Of Pushing Babies, Dry Tea and other Shenanigans

Every woman who has had a baby will tell you that leaving the hospital with their little human is worth all the mysterious pain nobody has ever been able to put into words. And like anyone else who had never given birth but suddenly found themselves joining the ranks of expectant mothers, I was curious to know what the experience would be like.

Accordingly, by the day I went into labor, I had read myself blind with stuff off the internet. And in the spirit of preparing for my own labor, I traumatized myself with videos off YouTube of women giving birth in various ways; I watched c- sections until I could say pass me the scalpel with the best of them. Words like epidural and Pitocin had casually slipped into my every day vocabulary.

But while I knew what to expect when the time came to push my own baby, nothing prepared me for the wealth of experience and opinion my kith and kin were so eager to pass on.

From the time I started getting the contractions, I was made to drink flask after flask of black tea, until my bladder screamed stop.
At around the third flask, I was all but ready to give up.

Finally, I said to my mum, borrowing heavily from the words of our Lord Jesus,
“Mum, please take this cup of suffering away from me.”
But I was warned that if I didn’t drink the tea, the baby would refuse to come out. So I bit back a retort-something about reading that babies came out when they were good and ready and dutifully swallowed the cup of tea that was pressed on me.

Let it never be said of me in conversation, the sort parents start when they’re warning their own children about how not to turn out like so and so’s child:

“Anneti nkubulire,” one woman will begin, pointing with her mouth in my direction as I pass.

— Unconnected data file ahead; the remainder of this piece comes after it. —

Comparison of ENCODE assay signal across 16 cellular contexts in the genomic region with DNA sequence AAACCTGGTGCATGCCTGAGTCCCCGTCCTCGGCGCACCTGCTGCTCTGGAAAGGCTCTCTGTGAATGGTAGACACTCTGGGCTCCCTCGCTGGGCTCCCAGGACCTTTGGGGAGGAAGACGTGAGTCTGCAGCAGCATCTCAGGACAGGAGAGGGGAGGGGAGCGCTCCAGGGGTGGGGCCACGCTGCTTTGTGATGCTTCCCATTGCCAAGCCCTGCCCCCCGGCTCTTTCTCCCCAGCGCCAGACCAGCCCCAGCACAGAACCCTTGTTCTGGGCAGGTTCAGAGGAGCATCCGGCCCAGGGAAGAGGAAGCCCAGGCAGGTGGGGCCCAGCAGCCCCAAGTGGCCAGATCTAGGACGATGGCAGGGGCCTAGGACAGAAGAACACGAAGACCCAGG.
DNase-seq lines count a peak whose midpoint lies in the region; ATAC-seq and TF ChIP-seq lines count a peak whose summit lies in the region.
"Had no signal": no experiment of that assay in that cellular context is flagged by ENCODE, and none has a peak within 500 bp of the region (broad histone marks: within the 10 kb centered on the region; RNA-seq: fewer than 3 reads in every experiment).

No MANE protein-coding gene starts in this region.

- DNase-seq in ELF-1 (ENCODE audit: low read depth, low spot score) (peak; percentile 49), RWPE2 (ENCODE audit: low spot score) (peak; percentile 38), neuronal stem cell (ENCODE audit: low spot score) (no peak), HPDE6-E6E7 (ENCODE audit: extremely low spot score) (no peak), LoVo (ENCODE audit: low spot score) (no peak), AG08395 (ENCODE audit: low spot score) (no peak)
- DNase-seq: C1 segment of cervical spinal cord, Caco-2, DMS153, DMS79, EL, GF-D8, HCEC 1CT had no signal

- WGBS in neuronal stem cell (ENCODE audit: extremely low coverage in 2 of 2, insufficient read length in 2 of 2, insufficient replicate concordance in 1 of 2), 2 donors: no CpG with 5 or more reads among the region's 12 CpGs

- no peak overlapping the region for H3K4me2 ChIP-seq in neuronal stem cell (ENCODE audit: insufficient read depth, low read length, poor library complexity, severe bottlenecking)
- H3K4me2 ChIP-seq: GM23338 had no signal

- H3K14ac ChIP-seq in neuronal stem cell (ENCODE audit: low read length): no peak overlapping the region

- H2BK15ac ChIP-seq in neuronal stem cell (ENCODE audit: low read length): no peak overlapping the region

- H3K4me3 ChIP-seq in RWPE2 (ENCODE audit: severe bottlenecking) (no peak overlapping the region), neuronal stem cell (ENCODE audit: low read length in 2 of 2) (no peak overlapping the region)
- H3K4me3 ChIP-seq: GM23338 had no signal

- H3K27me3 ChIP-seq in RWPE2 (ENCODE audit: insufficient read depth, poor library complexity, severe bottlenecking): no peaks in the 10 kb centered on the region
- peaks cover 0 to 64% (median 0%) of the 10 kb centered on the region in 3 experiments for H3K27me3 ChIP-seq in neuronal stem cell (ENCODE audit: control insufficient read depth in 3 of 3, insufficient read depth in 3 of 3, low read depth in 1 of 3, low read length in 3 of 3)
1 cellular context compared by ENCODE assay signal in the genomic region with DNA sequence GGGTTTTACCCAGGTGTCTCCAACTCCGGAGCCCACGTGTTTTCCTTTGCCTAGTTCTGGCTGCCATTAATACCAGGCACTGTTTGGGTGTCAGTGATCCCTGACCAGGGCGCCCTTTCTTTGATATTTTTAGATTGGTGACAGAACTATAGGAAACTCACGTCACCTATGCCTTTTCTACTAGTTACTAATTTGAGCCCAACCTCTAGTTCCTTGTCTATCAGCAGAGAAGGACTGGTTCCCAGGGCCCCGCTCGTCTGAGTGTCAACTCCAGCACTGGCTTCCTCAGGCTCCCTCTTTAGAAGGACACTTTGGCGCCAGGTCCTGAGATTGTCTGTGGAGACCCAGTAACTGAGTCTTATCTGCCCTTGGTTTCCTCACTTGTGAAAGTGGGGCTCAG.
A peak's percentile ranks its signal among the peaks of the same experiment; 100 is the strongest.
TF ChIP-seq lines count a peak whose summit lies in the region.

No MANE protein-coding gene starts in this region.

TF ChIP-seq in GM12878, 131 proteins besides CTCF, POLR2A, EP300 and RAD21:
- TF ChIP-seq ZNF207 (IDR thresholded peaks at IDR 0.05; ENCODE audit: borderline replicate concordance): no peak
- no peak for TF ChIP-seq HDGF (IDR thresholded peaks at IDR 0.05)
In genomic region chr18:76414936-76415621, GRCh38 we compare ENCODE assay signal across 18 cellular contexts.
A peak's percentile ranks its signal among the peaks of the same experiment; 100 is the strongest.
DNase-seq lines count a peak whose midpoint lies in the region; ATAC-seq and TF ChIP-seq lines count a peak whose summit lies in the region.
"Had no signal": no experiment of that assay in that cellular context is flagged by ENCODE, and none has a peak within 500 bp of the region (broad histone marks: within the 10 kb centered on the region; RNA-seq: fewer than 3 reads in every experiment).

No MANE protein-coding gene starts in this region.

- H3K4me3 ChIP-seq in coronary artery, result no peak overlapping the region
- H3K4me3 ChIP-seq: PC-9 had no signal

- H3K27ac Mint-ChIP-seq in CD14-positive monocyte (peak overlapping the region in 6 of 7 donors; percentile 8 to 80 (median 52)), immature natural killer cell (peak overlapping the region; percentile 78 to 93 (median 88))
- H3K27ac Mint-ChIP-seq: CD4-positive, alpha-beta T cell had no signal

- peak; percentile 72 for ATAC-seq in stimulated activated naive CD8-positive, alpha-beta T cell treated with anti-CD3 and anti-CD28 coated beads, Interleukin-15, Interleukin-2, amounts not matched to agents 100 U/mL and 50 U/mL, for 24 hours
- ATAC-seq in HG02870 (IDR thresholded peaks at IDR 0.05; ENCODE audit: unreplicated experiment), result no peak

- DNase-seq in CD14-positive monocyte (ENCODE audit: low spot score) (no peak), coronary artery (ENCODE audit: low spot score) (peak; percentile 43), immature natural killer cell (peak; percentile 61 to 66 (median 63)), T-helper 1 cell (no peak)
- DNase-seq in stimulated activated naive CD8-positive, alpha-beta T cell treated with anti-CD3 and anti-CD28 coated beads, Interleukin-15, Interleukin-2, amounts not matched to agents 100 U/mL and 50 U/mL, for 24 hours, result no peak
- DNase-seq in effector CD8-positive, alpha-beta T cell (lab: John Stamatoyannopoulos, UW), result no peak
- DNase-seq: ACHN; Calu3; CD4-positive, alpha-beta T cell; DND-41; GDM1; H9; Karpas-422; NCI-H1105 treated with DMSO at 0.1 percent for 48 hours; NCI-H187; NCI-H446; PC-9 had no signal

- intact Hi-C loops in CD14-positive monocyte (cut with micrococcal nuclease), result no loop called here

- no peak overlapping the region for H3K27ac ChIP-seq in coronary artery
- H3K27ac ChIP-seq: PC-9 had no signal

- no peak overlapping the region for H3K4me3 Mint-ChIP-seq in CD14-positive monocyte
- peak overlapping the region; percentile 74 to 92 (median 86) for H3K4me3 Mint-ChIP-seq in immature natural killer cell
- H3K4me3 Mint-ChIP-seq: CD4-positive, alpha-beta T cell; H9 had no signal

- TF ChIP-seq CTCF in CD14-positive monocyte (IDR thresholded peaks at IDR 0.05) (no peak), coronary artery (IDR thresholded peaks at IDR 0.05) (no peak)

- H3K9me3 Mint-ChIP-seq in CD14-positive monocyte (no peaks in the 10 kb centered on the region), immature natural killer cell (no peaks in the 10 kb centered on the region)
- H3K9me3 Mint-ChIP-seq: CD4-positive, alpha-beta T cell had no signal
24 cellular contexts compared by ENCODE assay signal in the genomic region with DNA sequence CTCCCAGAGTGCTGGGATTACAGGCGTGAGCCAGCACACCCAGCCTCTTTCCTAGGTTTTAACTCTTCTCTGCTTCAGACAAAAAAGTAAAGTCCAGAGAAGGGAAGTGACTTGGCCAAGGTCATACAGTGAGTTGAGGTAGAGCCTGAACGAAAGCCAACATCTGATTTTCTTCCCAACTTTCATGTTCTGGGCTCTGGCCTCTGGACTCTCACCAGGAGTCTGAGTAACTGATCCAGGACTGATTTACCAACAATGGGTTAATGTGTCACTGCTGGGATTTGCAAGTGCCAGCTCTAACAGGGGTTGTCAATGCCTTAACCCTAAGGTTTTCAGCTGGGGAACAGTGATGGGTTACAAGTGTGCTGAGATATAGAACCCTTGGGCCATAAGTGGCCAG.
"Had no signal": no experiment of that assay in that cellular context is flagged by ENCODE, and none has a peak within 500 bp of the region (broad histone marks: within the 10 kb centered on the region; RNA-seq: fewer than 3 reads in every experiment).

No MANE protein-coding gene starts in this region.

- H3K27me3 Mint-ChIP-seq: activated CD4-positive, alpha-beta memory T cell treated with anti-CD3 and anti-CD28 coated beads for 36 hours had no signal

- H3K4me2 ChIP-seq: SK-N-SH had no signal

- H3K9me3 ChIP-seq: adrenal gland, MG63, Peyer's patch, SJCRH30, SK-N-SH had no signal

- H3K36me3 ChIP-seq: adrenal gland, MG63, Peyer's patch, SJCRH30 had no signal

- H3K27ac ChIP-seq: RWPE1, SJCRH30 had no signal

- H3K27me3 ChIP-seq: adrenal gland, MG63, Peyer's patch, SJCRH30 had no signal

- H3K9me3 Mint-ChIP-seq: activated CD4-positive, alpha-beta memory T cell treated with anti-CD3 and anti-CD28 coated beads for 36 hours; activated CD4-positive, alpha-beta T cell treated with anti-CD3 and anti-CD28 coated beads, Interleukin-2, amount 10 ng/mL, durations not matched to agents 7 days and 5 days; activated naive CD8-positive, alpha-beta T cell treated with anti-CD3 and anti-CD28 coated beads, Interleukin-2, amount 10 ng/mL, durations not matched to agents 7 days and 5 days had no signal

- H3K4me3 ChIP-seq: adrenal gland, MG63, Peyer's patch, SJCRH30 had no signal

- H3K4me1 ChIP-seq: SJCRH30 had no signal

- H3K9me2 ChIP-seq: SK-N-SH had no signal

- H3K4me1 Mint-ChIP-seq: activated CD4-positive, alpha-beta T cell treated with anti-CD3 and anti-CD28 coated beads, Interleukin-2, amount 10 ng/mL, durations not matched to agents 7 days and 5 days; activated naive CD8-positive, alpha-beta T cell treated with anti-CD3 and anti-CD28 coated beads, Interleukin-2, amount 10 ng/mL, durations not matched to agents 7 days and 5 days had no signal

“Omuwal’oyo omulaba?”

“Uh huh, yakolaki?” Anneti will ask, eyeing me up and down and leaning forward.

“Hmmm, yagana okunywa chai nata omwana we.”

And so, fearing condemnation from the neighborhood, the chai went in, cup after cup after cup…

Next, I was made to hop like a kangaroo; another baby inducing hack. This one was guaranteed to make the baby so uncomfortable that he would have no choice but to get a move on. And so for the next forty minutes, I jumped while the people walking around the wards watched me curiously, thinking that maybe I was in the throes of some sort of ritual.

At some point, I nodded a greeting to a woman who passed me carrying a green Jerri can and she looked away hastily.
“Yep,” I thought, “she thinks I’m crazy.”
At any other time, I would have been deeply wounded but at that moment, the pain was so much, I was beyond caring what onlookers thought of me.

When the baby finally came the next day, many flasks and numerous jumping jacks later, the instructions started all over again.

All day, the cups of bushera and milk flowed you’d think my relatives had pooled their money and invested in a small cafeteria on the hospital premises. Never mind that I was exhausted from a 22 hour labor, I was plied with drinks until it was unbearable to drink anymore.

“I need to get some sleep,” I wailed.

“You will do no such thing,” an aunt said, a determined glint in her eye. Eyeing my breasts appraisingly, she added, “You need to drink so the milk can come.”

“Please,” I wailed some more. “If you don’t let me sleep, I will slit my wrists.”

It’s as though I hadn’t spoken.

Only when the doctor came and gave the decree that I was to be left in peace so I could rest, seeing as I had had a long and difficult labor was I left to nap for a few hours. Every household that cannot seem to agree on anything should get a doctor. I have never met anyone who commands more attention or whose word is law than a person in a white coat and a stethoscope around their neck. Because it was like magic. Suddenly, the small crowd that had gathered in my room slowly melted away.

Finally sweet slumber, right? Well no.
“Wake up,” someone called, shaking me awake some hours later.
Now what?
“You have to tie the stomach.”


“The stomach. If you don’t tie it, you will look like Otafiire.”

“Jesus! Poor man, why would you think to give him as the example?”

“Well, that doesn’t matter right now. Get up, turn around and touch the wall.”

Promptly, I did as I was bid because the idea of walking around looking like a middle aged potbellied man didn’t go down well with me as the way to live out the rest of my life.
You might be thinking; surely, that was the end?

They made you tie your stomach and left you in peace, right? Right?
Not at all. Because after that, there was the boiling hot, really hot water. But that is a story for another day.


Written by Precious Gwindi (1)

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